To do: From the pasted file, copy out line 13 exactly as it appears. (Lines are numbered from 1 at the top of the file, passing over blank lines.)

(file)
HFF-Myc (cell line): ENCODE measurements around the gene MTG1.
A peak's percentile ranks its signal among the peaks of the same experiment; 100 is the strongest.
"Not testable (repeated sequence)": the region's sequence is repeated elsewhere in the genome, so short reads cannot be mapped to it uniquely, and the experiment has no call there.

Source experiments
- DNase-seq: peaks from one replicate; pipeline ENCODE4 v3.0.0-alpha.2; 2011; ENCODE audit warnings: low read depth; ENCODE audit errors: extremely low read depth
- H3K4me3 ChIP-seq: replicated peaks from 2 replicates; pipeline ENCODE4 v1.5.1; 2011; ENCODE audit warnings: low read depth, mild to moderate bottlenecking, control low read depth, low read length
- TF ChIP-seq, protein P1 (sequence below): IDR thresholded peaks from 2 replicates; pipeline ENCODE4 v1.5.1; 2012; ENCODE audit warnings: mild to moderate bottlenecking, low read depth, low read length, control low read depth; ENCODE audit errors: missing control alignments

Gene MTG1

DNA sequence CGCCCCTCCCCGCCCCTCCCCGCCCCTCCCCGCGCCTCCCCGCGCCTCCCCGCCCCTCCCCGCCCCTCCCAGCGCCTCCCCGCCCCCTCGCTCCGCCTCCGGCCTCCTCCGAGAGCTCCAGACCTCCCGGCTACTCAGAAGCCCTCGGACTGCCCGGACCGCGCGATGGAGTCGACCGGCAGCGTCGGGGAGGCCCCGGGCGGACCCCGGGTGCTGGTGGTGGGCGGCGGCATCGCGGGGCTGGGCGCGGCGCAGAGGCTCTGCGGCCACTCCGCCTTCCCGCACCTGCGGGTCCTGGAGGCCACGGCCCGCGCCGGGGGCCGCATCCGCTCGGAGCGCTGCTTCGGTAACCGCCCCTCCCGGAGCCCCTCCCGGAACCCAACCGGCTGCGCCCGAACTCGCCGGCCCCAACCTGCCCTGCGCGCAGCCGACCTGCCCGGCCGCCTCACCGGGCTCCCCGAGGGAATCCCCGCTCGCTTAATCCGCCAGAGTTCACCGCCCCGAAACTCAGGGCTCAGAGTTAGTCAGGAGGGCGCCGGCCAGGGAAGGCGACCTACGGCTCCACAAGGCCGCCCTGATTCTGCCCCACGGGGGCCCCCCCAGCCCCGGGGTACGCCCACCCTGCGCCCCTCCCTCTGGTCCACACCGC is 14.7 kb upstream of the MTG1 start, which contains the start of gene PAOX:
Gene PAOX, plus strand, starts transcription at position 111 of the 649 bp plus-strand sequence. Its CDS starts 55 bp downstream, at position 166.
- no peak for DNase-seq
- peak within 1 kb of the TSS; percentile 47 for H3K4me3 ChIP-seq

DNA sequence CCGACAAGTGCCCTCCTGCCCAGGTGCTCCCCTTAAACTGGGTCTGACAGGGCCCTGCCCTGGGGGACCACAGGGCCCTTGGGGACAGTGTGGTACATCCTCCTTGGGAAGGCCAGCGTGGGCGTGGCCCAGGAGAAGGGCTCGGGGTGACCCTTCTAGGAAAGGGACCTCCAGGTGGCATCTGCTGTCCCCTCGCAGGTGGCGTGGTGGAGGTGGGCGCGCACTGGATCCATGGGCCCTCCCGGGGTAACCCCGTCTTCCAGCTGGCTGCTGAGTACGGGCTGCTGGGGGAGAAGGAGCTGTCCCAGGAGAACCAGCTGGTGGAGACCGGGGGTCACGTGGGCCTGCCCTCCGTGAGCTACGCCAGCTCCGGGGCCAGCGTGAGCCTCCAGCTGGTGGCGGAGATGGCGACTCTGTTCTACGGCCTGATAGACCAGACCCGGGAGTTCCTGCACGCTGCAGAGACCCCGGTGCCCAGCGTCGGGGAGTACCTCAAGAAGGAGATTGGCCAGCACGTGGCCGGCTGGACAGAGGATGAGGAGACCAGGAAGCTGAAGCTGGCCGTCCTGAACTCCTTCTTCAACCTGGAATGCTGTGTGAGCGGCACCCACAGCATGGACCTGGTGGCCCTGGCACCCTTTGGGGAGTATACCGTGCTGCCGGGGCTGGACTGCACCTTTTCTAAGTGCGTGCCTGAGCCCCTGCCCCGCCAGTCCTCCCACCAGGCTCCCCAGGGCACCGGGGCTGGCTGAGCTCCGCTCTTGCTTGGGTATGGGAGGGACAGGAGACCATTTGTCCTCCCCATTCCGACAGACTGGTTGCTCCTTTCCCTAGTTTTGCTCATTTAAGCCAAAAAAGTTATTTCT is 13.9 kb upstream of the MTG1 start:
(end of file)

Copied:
DNA sequence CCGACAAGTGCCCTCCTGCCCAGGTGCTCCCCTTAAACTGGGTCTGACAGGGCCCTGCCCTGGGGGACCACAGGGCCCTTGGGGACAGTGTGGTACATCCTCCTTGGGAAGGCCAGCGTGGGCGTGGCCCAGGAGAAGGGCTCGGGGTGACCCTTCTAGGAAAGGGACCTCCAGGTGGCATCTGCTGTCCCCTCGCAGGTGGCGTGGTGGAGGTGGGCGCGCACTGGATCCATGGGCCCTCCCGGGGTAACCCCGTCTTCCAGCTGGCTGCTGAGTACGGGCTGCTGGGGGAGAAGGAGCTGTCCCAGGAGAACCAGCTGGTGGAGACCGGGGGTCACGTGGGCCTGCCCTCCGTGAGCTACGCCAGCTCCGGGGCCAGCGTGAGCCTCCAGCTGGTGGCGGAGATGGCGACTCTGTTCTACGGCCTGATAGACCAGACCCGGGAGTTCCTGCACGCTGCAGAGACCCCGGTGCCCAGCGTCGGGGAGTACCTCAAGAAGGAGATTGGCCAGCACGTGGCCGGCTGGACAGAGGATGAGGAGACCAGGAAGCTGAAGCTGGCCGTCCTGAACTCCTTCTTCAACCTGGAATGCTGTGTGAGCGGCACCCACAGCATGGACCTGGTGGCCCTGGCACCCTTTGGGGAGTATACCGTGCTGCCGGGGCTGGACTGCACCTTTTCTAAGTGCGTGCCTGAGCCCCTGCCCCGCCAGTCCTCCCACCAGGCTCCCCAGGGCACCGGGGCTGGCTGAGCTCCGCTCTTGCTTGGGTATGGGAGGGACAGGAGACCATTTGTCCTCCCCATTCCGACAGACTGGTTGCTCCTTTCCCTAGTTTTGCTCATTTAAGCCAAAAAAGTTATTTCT is 13.9 kb upstream of the MTG1 start: